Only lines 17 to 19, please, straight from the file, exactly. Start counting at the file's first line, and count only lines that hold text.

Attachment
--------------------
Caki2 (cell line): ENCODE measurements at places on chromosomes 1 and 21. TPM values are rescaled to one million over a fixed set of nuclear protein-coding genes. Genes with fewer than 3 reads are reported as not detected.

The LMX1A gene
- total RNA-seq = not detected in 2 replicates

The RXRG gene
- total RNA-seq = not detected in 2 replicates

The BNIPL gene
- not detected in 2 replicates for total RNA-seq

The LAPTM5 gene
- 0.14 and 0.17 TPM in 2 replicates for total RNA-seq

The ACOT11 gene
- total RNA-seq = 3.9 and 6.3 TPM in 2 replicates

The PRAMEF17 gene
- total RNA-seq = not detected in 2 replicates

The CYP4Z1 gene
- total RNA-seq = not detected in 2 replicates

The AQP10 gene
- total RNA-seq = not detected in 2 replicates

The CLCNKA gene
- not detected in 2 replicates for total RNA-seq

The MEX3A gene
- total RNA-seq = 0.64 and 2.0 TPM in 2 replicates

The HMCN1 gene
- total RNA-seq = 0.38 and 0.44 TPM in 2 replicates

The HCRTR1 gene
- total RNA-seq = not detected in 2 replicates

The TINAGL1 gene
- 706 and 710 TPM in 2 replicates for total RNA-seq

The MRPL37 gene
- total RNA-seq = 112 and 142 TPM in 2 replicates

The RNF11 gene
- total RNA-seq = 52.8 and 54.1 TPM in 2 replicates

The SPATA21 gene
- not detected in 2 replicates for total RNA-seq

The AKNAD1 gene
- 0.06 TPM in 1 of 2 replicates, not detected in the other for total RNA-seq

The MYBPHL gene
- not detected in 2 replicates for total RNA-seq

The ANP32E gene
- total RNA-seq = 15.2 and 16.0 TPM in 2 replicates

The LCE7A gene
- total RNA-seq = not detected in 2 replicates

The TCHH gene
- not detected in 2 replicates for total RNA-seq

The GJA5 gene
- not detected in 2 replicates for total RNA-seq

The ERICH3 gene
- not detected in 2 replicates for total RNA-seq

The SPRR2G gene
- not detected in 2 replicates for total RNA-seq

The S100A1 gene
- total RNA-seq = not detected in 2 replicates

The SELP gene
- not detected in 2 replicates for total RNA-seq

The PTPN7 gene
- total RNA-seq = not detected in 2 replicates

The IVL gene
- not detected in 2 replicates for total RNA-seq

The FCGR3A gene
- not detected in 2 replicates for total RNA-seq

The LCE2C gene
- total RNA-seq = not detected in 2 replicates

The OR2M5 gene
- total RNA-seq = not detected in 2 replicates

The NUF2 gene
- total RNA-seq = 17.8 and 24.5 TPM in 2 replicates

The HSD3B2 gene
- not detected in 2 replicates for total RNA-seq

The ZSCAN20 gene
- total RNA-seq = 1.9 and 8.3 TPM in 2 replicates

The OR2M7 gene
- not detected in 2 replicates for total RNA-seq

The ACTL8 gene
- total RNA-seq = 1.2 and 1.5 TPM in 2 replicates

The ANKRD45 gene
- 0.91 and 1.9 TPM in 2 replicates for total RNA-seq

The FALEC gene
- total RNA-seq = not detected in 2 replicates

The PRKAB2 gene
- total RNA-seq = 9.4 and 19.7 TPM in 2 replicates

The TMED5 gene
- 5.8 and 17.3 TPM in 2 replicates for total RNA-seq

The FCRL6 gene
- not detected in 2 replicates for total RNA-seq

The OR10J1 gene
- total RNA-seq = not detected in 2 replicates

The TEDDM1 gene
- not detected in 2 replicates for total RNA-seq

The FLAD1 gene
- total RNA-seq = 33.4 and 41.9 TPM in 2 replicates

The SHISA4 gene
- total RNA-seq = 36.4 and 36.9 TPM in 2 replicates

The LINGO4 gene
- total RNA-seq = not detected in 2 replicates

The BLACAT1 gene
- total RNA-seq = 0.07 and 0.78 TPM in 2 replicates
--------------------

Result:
- total RNA-seq = not detected in 2 replicates

The CLCNKA gene
- not detected in 2 replicates for total RNA-seq